01 Feb 2006 - by Emmanuelle Bournay, UNEP/GRID-Arendal
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Global average temperature 1880 - 2100 Global average temperature 1880 - 2100
The graph shows the average global temperature from 1880 to 2100. It shows that the average global temperature has slowly increased since 1880 and is estimated to increase noticably over the course of the next hundred years.
12 Feb 2006 - by Philippe Rekacewicz, UNEP/GRID-Arendal
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Global and selected annex 1 countries emissions of greenhouse gases (CO2, CH4, N2O) in projections Global and selected annex 1 countries emissions of greenhouse gases (CO2, CH4, N2O) in projections
Emissions from human activities, and primarily fossil fuels, contribute to climate change, global warming and the greenhouse effect. This is primarily from industry, energy, transportation and related sectors. Please note that this collection of graphics has since been updated, please see http://www.grida.no or http://unfccc.int/ for the latest information and graphics
12 Feb 2006 - by Philippe Rekacewicz, UNEP/GRID-Arendal
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Projection of global average temperatures Projection of global average temperatures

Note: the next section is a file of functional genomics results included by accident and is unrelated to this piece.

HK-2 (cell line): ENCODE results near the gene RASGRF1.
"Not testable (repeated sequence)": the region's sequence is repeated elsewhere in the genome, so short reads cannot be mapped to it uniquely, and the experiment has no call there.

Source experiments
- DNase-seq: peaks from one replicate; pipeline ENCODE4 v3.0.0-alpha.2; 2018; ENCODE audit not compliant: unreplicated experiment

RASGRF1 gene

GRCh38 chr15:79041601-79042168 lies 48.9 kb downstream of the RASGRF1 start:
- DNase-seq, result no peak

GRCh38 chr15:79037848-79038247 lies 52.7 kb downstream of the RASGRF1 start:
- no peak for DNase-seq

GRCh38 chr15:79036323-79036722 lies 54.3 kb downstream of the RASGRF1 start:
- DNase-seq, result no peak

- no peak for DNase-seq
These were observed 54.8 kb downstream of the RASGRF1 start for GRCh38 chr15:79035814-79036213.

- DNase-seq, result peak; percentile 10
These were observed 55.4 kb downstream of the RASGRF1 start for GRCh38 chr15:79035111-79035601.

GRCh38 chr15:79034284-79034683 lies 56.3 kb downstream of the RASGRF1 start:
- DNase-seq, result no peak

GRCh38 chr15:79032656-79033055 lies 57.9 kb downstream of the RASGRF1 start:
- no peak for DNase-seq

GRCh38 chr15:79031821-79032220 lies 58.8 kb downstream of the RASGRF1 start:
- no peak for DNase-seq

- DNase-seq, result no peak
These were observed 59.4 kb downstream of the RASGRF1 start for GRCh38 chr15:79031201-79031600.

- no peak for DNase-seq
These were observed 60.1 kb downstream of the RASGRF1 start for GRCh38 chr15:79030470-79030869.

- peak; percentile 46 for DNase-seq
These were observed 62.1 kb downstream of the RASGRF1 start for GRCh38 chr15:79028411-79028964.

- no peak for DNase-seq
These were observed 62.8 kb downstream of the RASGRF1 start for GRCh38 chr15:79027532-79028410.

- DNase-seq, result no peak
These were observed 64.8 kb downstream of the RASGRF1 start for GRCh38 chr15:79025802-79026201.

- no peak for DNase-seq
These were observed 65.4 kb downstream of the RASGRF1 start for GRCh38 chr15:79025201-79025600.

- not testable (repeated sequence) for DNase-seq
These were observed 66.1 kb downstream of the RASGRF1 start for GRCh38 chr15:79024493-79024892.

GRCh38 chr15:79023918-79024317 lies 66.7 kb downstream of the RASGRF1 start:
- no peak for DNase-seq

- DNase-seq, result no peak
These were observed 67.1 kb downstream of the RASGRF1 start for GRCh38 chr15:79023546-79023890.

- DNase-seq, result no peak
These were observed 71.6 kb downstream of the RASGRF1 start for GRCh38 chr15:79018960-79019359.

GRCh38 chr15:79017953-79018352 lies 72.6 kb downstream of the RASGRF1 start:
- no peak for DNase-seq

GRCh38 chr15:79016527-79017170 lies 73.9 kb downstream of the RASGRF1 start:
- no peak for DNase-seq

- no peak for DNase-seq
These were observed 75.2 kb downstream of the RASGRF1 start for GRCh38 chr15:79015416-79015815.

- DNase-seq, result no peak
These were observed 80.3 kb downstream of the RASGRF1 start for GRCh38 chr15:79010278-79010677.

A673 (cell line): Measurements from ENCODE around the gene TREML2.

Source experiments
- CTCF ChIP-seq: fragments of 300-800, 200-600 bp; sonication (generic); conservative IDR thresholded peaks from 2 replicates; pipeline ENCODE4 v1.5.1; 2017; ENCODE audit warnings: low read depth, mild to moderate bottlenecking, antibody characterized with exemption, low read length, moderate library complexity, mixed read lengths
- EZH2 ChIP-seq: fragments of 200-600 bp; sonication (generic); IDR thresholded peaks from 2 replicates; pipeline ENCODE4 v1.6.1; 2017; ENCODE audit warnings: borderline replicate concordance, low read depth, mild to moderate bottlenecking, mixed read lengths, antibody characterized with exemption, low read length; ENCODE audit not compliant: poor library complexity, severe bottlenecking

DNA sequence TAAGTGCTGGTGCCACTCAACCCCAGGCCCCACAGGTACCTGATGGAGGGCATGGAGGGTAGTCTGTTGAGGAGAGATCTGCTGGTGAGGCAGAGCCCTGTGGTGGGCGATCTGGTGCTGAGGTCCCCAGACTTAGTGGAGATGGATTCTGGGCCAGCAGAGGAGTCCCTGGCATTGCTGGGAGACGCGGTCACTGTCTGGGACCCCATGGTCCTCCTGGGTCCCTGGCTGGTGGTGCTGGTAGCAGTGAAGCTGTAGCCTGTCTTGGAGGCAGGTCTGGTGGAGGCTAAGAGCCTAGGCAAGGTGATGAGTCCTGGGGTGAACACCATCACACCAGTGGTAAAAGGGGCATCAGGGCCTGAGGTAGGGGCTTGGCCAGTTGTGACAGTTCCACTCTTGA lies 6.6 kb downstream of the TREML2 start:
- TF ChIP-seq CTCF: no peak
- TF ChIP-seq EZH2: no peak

Emissions from human activities, and primarily fossil fuels, contribute to climate change, global warming and the greenhouse effect. This is primarily from industry, energy, transportation and related sectors. Please note that this collection of graphics has since been updated, please see http://www.grida.no or http://unfccc.int/ for the latest information and graphics
12 Feb 2006 - by Philippe Rekacewicz, UNEP/GRID-Arendal
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Pro-poor growth, absolute and relative definition Pro-poor growth, absolute and relative definition
Pro-poor growth is a term used for primarily national policies to stimulate economic growth for the benefit of poor people (primarily in the economic sense of poverty). Pro-poor growth can be defined as absolute, where the poor benefits from overall growth in the conomy, or relative - which refers to targeted efforts to increase the growth specifically among poor people.
02 Nov 2006 - by Hugo Ahlenius, UNEP/GRID-Arendal